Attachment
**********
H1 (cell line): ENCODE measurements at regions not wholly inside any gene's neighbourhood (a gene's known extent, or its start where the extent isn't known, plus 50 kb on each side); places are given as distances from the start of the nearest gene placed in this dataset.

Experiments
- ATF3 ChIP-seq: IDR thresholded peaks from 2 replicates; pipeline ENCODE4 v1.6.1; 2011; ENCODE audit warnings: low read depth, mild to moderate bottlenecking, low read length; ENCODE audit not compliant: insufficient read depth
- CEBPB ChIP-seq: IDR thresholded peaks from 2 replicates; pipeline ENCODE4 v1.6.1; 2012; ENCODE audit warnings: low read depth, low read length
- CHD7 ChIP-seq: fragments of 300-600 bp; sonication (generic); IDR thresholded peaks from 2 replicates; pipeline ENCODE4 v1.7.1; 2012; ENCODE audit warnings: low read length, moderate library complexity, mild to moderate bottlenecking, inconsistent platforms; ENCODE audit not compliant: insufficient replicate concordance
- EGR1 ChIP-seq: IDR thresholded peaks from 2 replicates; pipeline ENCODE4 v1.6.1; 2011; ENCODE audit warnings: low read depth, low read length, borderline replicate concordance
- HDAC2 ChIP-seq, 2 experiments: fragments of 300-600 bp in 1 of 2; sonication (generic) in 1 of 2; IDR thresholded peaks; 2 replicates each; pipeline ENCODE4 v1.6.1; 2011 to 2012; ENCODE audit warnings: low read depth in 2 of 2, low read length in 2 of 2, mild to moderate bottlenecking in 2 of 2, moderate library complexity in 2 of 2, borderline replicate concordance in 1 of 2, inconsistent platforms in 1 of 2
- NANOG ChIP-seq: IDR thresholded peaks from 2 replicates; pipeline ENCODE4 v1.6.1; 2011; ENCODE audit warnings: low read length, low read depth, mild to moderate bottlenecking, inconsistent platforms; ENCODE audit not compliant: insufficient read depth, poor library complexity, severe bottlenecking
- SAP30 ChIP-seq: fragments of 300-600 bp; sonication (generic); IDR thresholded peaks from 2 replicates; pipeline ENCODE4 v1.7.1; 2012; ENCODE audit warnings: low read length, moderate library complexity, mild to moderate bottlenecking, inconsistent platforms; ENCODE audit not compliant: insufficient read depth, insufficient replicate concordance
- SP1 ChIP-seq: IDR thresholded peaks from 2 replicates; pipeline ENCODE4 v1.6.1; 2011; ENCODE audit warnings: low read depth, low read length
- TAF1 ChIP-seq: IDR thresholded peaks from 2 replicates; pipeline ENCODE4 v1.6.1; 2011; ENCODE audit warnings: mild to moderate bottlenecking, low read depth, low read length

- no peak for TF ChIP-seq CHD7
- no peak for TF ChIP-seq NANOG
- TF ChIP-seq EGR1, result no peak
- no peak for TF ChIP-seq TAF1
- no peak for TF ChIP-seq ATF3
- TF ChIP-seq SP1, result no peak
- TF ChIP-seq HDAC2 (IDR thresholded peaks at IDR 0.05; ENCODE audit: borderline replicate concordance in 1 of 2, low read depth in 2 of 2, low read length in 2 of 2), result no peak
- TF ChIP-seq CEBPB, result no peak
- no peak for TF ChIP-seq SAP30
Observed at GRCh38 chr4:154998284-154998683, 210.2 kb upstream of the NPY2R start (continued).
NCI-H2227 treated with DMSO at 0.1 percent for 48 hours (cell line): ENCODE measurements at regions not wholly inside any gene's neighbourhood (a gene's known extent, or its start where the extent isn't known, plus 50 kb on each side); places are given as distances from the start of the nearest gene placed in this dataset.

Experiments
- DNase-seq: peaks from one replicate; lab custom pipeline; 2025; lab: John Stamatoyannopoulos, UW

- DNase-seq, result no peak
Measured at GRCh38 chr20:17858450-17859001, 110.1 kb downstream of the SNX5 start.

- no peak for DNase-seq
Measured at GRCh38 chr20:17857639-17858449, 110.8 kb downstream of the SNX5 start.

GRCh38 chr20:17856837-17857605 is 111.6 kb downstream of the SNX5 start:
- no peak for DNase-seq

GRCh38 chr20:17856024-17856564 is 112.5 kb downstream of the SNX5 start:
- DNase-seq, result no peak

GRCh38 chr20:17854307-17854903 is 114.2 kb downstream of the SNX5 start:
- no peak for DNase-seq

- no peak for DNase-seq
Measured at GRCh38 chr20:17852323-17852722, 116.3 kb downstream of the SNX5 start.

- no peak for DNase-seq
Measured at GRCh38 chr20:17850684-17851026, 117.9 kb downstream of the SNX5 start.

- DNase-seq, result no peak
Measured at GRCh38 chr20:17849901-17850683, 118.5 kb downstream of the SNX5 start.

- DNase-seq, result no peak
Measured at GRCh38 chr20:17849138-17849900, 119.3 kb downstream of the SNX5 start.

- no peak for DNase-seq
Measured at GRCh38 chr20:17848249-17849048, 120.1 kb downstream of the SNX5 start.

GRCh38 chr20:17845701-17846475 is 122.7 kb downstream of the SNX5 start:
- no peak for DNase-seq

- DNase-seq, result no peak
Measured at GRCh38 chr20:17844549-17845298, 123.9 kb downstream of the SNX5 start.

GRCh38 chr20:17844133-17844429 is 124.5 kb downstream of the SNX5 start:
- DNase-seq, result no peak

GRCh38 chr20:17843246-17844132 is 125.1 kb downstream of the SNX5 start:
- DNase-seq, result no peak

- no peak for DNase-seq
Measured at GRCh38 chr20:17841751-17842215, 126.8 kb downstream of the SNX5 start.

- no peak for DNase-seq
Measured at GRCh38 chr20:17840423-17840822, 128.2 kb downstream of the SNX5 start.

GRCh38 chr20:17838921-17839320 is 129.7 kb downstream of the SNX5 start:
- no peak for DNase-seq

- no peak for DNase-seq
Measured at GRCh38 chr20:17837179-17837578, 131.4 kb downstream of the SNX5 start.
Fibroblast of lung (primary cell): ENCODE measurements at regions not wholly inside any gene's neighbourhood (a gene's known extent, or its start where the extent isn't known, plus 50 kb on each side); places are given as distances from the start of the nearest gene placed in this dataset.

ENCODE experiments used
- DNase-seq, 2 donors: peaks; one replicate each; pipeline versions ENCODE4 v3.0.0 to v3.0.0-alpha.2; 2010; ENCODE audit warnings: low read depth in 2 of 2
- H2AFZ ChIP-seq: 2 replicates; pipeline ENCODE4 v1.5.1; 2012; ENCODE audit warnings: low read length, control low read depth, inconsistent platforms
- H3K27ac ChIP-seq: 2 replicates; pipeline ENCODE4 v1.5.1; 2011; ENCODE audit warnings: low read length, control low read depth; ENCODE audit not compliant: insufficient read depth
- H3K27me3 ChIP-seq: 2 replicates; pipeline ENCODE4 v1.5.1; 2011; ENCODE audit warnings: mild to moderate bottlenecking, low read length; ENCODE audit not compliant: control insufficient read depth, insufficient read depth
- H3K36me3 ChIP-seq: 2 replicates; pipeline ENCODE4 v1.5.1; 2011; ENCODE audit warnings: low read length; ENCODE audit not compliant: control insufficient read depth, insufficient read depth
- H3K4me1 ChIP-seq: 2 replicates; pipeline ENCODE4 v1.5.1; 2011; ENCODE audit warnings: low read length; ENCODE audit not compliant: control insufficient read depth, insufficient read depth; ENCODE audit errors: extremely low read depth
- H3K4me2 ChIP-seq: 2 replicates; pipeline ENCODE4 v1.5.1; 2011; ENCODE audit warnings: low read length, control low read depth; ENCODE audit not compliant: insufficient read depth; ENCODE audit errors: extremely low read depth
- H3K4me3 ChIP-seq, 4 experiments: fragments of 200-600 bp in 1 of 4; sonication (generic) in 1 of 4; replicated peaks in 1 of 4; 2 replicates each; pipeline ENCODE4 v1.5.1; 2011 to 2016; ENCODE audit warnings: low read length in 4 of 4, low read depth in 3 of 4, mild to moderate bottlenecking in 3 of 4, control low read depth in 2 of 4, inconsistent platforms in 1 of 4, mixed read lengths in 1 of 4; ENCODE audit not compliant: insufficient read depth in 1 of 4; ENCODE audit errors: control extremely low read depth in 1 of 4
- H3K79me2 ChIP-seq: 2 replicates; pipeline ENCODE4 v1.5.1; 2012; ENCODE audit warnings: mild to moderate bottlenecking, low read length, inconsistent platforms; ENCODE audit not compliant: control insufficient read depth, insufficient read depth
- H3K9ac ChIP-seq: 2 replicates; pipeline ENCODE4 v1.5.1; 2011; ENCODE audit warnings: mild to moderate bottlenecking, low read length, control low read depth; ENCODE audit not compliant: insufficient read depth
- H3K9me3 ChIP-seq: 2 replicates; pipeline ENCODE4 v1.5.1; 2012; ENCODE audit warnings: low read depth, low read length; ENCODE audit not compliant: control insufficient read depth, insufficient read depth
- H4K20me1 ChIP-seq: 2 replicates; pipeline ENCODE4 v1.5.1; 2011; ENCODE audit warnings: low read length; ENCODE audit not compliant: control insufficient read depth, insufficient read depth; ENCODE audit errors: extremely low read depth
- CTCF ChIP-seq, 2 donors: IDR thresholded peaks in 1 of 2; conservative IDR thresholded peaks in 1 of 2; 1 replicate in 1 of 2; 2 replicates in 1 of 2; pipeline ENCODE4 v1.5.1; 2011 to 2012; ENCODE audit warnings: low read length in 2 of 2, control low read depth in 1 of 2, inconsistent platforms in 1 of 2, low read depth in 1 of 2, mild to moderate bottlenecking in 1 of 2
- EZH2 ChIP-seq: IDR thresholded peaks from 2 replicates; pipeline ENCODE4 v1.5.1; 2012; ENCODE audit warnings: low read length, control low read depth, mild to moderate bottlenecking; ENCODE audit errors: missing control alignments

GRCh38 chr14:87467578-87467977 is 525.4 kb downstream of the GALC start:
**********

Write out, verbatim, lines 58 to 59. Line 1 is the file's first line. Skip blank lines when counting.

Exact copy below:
- no peak for DNase-seq

- no peak for DNase-seq